An axial-flow compressor is a high-speed and very large-volume compressor that works, as you may have already guessed, by the flow entering the compressor in the axial direction. They are a form of dynamic compressor that contains rotary and stationary components through which the air flows and then becomes compressed.
This page will hopefully provide you with all the necessary information required for you to be able to understand axial compressors and whether they’re right for your application.
What are Axial Flow Compressors?
Axial flow compressors move airflow in the axis of rotation of the driving shaft. This driving shaft rotates the rotor blades around it causing an increase in kinetic energy and thus static pressure through a process called diffusion. Axial compressors are typically made up of many alternating rows of rotating (rotors) and stationary (stators) blades. The blades are similar to that of an aircraft wing as they have small airfoil cross-sections.
How does an Axial Compressor Work?
The first stationary row at the front of the rotor is called the inlet guide vanes or IGV. The intake needs to be a row of stationary vanes to ensure air uniformly enters the compressor. The stator rows not only work to raise the pressure but also help, due to their airfoil design, direct the flow of air in the correct direction so that it reaches the next row of rotors. A combination of a row of stator and rotor blades is called a stage in the axial compression, and each stage could potentially raise the pressure up to 25%. But as this is no guarantee, multiple stages are required in the compressor to ensure you’re able to reach the high pressure required.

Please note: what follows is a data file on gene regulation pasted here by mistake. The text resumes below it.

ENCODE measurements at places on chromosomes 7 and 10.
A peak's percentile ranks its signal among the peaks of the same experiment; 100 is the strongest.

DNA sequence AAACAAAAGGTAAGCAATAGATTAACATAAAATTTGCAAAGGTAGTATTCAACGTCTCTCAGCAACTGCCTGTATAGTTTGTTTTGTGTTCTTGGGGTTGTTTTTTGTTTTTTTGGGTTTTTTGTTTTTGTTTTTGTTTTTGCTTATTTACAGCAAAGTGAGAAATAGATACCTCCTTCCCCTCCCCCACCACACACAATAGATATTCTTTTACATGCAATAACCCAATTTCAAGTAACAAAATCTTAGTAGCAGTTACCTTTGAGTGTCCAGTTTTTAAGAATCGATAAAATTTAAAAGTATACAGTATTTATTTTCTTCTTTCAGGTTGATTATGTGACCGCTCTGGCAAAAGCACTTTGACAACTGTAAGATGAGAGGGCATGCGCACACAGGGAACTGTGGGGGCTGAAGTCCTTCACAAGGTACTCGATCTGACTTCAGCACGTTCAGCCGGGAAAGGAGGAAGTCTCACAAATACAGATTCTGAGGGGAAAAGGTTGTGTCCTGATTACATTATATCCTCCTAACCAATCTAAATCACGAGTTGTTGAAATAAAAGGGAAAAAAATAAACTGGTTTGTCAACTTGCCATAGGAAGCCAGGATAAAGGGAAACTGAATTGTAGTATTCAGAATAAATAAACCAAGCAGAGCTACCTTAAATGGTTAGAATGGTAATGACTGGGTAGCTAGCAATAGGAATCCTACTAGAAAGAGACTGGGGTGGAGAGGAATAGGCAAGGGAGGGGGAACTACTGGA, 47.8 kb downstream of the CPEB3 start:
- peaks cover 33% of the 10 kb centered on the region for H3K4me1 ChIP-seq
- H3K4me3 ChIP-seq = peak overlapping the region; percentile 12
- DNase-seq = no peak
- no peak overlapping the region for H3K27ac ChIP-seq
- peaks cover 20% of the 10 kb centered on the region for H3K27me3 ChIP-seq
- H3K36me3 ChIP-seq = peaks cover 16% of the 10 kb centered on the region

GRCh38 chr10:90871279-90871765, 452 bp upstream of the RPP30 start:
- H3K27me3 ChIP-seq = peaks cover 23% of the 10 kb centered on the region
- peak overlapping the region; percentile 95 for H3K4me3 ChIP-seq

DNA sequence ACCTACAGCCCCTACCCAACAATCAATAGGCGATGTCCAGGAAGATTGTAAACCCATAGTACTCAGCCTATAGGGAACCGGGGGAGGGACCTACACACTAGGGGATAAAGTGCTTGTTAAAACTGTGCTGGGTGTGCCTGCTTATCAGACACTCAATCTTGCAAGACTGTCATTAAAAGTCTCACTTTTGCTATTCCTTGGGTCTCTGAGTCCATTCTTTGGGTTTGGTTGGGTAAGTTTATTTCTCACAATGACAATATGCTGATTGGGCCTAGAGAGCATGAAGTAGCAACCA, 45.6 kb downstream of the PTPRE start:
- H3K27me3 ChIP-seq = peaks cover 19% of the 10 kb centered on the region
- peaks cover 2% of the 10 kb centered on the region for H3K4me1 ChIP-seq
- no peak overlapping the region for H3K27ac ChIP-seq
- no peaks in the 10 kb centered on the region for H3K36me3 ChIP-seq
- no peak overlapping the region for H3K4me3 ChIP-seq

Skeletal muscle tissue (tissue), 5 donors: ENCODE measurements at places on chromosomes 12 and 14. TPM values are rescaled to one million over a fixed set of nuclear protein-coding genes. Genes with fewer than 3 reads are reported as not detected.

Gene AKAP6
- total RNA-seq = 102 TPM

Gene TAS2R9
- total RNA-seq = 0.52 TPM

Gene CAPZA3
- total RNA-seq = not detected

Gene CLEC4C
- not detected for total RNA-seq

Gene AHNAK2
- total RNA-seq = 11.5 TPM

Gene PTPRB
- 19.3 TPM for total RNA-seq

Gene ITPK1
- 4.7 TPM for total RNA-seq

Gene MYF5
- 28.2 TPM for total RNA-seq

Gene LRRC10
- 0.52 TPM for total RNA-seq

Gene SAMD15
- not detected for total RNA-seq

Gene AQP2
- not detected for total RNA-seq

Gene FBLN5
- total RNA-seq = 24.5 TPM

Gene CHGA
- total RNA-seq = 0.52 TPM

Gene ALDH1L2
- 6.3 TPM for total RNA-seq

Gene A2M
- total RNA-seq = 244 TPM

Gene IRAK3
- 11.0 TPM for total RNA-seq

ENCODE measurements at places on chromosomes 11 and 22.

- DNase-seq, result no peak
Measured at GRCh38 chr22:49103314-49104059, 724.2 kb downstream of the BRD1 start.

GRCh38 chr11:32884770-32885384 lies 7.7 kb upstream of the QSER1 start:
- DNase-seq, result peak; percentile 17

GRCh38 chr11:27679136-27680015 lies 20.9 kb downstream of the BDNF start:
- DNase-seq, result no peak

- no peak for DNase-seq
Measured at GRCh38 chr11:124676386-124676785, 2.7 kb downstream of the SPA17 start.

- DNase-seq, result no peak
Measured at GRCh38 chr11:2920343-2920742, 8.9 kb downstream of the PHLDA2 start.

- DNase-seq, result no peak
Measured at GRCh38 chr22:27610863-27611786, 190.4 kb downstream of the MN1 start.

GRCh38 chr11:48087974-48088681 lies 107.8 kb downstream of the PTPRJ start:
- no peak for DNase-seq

Axial Compressor Design
Axial flow compressors are designed to withstand several off-design operations like differing air flows, speeds, and pressure ratios. It is important for the axial compressor to not exceed limits on any of these variables, as that could provide poor results on the successful operation of the compressor. Potential issues include choking of the compressor at low airflows and stalling of the compressor at high air flows above the design limit. It is therefore important to consider designing the axial compressor with flexibility so that it may be better at handling any potential off-design operations.
The compressor rotors within the axial compressor design have two possible configurations, drum and disk type. That being said, both configurations ensure that air velocity is kept at a constant value which is important for the sections of the compressor that follow. They do so by both contracting the space between the shaft and the casing moderately.
Drum type configurations have their rotors attached to a constant-diameter driving shaft with the casing approaching the shaft as the flow goes further towards the end stages. They’re commonly used within numerous industrial applications.
Disk type configurations are different in that the casing has a constant diameter whilst the driving shaft increases in diameter towards the outlet, this lowers the air volume and therefore increases the air pressure. These configurations are a very lightweight design and hence are best suited to aircraft engine compressors.